The tech industry also had the highest percentage of employees that agree there is an expectation in their organization to respond to emails quickly (85%), while 77% in the financial sector said the same. This suggests that quick-to-click and fast-paced working cultures could result in employees mistakenly clicking on phishing emails.

The Psychology of Human Error
Driven to distraction

Nearly half of respondents (45%) cited distraction as the top reason for falling for a phishing scam. And with 57% of workers admitting they’re more distracted when working from home, the sudden shift to remote-working this year could open businesses up to greater risks.

Other reasons for clicking on phishing emails included the perceived legitimacy of the email (43%) and the fact that it appeared to have come from either a senior executive (41%) or a well-known brand (40%). Impersonating a position of trust or authority is a common and effective tactic used by hackers in phishing campaigns. To learn more, read this blog.

The Psychology of Human Error
"Was this meant for me?"

Another common mistake with cybersecurity repercussions is sending emails to the wrong person, and the majority of respondents (58%) said they have done this at work. Nearly one fifth (17%) of these misdirected emails were sent to someone outside of the organization.

The consequences of sending an email to the wrong person are far more severe than just red-faced embarrassment—one in five companies (20%) reported losing a customer as a result of the error, while one in ten workers said they lost their job (12%).

The Psychology of Human Error
Workers are weary

The top reason cited for sending emails to the wrong person was fatigue. In fact, the overwhelming majority of workers (93%) say they are tired and stressed at some point during the working week. Perhaps more worryingly, 46% of workers have experienced burnout during their career.

The Psychology of Human Error
More stress equals more mistakes

As well as having detrimental consequences for employees’ mental wellbeing, greater levels of stress and fatigue also increase the likelihood that they’ll make mistakes with serious cybersecurity repercussions.

Half of respondents (52%) told us that they’re more likely to make mistakes at work if they are stressed, while 43% say they are more error-prone when they are tired. Over a quarter of people will make mistakes when they feel burned out, and, with nearly half of workers experiencing burnout, the risks are high.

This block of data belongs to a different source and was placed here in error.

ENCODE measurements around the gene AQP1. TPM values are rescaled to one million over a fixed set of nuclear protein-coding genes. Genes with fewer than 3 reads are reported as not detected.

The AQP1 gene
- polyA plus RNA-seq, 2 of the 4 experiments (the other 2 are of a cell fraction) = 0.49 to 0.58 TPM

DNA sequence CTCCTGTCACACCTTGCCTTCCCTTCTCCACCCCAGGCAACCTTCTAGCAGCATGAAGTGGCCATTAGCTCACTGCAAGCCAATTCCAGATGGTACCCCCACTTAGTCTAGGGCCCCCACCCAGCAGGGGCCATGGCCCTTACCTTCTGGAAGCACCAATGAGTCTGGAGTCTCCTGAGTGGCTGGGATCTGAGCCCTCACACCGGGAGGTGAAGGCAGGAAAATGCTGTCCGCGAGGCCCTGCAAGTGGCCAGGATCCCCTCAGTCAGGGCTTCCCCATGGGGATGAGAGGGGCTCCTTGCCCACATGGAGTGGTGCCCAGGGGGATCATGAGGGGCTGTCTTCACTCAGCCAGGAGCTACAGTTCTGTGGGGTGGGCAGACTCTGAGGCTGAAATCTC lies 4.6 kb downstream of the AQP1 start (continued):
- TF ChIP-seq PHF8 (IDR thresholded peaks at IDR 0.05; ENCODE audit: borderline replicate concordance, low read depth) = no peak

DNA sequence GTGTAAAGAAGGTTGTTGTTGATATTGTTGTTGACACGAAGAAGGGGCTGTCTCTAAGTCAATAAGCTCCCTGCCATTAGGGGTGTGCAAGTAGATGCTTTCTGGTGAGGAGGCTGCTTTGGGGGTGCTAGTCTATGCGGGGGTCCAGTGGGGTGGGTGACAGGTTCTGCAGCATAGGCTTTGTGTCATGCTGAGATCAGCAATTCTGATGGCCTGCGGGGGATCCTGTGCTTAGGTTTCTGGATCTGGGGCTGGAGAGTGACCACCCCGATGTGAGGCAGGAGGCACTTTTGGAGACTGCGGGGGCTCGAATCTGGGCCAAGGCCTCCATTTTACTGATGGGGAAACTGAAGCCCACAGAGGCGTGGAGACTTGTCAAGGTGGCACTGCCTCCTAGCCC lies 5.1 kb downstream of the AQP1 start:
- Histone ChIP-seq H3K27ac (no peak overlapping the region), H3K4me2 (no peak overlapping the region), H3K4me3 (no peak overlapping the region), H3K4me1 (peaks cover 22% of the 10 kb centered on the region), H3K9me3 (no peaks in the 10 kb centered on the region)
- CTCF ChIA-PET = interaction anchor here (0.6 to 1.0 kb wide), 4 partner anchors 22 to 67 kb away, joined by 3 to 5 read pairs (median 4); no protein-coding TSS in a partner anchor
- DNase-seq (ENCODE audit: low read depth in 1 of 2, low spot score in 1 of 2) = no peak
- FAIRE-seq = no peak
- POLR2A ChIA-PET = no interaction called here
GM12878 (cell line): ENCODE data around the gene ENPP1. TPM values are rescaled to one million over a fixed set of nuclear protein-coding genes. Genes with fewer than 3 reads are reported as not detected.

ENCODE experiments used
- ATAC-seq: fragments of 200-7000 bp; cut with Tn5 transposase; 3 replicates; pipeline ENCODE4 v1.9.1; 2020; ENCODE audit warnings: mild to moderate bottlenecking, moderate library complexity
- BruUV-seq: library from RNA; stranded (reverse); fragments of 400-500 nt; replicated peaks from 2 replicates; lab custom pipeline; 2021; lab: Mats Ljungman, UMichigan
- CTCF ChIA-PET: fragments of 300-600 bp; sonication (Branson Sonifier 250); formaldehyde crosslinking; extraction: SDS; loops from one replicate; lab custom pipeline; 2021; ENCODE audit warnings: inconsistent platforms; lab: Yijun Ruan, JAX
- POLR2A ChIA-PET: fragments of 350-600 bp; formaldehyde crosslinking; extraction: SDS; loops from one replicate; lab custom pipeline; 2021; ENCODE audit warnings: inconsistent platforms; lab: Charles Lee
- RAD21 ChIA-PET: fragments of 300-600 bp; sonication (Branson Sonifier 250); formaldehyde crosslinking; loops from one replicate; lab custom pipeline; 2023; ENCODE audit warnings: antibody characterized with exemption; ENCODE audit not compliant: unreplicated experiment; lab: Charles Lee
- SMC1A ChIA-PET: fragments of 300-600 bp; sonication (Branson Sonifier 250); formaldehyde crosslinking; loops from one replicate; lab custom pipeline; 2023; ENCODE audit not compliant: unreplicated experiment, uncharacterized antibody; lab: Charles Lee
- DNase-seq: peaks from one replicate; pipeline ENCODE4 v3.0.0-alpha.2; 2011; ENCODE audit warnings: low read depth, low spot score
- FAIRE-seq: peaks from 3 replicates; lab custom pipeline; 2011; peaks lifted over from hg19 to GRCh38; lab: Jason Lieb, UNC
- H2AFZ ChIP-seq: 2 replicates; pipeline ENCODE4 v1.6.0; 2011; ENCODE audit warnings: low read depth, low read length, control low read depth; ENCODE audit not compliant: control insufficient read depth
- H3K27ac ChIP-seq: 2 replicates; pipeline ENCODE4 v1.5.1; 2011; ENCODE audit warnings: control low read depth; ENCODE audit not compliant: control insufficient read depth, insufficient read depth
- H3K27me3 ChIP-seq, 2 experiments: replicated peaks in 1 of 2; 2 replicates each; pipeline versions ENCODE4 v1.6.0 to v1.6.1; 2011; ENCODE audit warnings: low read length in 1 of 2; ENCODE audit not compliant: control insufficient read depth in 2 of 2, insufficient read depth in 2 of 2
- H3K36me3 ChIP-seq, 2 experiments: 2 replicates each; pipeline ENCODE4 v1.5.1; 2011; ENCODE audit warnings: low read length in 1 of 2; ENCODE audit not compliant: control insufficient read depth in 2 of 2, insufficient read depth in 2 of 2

The Psychology of Human Error
Employees are experts, just not always in cybersecurity

One third of respondents (33%) told us they rarely or never think about cybersecurity when at work. That’s the thing: not every employee is a cybersecurity expert. Your employees are focused on the job you hired them to do and when faced with to-do lists, distractions, and pressure to get things done quickly, cognitive loads become overwhelming and mistakes can happen.

The Psychology of Human Error
The key insights

To successfully prevent mistakes from turning into serious security incidents, businesses have to take a more human approach.

Training and policies help. However, combining this with machine intelligent technology that alerts individuals in real-time of potential phishing threats or mistakes will make them think twice before doing something they might regret. “People learn best when they get fast feedback and when that feedback is in context,” said Hancock. “So not only will real-time, contextual alerts reduce risks, it will also improve your human security layer.”

Read the full report to find out more.

Download the Psychology of Human Error Report

Download the full report for even more insights about why people make mistakes, how businesses can protect their employees and how to prevent errors before they turn into breaches.

Methodology
Tessian commissioned OnePoll to survey 2,000 working professionals: 1,000 in the US and 1,000 in the UK.
Survey respondents varied in age from 18-51+, occupied various roles across departments and industries, and worked within organizations ranging in size from 2-1,000+. Publicly available third-party research was also used, with all sources listed in the downloadable PDF.